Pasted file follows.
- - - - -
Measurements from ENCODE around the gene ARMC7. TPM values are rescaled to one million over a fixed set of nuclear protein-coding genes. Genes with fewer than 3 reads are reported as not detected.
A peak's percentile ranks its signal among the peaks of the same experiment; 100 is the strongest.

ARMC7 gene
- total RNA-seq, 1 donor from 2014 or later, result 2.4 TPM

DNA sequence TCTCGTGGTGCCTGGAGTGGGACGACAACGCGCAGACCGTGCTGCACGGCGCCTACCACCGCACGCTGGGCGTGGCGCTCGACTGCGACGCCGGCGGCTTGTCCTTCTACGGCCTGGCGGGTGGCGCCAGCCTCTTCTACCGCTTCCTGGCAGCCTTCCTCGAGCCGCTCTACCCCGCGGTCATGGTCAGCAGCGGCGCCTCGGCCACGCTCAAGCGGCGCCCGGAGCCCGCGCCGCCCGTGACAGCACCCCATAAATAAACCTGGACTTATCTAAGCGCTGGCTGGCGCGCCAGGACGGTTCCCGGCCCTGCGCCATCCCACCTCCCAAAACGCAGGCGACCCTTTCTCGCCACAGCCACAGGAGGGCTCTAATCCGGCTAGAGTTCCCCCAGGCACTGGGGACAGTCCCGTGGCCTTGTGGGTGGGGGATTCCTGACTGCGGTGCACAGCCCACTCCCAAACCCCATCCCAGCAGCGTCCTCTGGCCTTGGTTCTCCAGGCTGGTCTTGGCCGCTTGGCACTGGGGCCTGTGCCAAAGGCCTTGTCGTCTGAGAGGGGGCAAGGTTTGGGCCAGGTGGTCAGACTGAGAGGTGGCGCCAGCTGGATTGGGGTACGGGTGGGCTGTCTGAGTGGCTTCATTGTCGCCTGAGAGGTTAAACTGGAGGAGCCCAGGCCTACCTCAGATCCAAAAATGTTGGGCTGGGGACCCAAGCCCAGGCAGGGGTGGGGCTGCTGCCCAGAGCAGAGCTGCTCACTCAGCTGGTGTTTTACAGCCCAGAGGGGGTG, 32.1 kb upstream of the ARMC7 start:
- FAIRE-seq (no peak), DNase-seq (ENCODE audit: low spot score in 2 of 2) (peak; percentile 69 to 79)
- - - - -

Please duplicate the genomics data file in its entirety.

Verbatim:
Measurements from ENCODE around the gene ARMC7. TPM values are rescaled to one million over a fixed set of nuclear protein-coding genes. Genes with fewer than 3 reads are reported as not detected.
A peak's percentile ranks its signal among the peaks of the same experiment; 100 is the strongest.

ARMC7 gene
- total RNA-seq, 1 donor from 2014 or later, result 2.4 TPM

DNA sequence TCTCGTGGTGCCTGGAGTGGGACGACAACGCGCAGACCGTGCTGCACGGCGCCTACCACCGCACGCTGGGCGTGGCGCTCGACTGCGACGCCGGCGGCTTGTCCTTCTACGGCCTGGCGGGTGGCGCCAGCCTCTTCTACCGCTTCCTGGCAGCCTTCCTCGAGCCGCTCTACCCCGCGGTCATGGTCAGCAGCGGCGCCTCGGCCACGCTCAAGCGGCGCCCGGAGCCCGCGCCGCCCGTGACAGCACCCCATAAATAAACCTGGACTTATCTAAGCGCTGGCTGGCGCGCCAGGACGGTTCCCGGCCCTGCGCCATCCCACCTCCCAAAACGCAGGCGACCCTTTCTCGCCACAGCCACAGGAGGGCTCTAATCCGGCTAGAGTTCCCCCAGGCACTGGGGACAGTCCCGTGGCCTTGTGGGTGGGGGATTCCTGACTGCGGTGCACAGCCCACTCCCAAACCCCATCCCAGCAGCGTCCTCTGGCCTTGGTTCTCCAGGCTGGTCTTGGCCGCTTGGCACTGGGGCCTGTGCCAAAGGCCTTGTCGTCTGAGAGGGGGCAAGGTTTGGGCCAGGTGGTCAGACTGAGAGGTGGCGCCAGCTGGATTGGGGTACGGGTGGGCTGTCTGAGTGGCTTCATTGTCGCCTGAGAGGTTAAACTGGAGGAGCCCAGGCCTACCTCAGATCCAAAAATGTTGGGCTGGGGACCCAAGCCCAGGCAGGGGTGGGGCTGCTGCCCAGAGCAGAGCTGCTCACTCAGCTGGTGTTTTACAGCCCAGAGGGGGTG, 32.1 kb upstream of the ARMC7 start:
- FAIRE-seq (no peak), DNase-seq (ENCODE audit: low spot score in 2 of 2) (peak; percentile 69 to 79)